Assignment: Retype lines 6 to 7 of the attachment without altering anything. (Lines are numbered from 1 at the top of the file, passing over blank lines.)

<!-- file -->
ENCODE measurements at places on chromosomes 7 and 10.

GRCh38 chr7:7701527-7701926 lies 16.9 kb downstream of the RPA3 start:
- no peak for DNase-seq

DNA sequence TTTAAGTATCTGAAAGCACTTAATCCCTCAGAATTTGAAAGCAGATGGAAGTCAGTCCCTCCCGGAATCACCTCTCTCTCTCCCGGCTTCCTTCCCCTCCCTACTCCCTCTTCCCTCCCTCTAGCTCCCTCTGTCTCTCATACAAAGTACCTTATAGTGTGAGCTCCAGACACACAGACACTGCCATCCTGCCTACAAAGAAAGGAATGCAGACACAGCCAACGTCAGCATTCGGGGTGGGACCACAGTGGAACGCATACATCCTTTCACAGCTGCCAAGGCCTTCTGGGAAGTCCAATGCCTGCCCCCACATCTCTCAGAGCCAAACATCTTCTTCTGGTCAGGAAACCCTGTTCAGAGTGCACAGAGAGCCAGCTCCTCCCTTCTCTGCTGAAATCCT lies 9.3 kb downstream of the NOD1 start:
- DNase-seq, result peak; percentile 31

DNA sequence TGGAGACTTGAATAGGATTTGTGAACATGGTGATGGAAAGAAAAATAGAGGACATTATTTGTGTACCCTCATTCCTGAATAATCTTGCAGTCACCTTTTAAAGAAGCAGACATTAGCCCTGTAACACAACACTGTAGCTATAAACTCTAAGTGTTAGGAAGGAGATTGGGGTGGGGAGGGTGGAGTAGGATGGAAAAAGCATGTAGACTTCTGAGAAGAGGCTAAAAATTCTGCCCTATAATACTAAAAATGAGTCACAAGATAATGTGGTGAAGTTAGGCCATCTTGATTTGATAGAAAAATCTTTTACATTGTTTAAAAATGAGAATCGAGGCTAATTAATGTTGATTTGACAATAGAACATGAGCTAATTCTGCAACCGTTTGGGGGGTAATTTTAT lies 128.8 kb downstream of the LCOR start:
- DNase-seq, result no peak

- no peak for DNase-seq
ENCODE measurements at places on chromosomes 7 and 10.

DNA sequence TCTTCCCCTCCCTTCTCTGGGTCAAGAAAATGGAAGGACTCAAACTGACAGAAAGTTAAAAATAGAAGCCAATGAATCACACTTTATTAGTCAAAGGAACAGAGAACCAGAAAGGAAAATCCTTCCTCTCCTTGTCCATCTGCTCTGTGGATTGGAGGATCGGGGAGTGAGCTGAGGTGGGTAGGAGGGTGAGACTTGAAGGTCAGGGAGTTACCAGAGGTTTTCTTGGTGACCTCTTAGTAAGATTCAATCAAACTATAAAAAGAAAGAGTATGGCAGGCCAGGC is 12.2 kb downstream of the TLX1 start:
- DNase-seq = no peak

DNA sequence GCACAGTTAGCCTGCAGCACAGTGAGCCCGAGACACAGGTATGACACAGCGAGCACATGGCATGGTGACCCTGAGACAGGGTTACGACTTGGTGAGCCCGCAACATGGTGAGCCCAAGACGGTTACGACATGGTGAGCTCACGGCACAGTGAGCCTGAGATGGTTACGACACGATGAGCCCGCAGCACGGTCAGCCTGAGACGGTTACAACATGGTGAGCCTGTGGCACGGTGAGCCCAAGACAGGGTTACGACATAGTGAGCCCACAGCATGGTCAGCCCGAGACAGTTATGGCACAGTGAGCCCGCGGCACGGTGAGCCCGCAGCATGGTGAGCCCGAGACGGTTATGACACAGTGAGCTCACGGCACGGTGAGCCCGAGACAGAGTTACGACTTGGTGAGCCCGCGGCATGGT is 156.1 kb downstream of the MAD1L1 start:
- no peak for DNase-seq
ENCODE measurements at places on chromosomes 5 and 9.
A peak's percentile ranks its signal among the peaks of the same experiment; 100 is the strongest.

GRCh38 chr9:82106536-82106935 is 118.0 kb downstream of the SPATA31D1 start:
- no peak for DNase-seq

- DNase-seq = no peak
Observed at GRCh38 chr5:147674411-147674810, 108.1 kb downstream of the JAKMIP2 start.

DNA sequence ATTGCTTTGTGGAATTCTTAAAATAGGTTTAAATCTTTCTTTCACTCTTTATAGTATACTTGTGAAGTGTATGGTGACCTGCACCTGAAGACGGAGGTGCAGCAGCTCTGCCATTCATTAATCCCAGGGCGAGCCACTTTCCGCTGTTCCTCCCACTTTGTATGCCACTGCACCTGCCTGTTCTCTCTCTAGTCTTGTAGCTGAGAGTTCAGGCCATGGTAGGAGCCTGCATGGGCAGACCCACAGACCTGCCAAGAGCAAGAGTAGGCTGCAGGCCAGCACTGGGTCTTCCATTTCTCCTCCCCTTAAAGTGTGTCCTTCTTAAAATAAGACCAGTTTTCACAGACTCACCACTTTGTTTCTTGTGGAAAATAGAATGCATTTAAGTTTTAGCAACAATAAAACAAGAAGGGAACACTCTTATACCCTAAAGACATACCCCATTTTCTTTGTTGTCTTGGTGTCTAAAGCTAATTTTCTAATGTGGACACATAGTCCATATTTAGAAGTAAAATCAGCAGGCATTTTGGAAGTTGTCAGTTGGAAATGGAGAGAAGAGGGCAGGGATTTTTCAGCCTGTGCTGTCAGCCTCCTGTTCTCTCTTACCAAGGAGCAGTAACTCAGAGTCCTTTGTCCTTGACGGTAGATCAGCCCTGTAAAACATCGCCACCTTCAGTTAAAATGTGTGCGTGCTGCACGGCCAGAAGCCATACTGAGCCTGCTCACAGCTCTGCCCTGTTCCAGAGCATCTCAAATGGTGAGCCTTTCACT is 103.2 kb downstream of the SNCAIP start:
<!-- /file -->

DNA sequence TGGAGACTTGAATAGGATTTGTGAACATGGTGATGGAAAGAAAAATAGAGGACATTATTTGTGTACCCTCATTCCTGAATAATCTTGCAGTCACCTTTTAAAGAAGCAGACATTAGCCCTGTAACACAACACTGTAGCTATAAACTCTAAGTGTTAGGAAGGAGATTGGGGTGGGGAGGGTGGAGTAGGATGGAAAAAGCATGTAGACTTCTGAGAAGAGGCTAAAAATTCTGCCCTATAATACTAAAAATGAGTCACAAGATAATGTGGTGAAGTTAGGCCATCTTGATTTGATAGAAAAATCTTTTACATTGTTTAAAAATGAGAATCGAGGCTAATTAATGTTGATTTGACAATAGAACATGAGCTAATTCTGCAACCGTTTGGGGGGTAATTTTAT lies 128.8 kb downstream of the LCOR start:
- DNase-seq, result no peak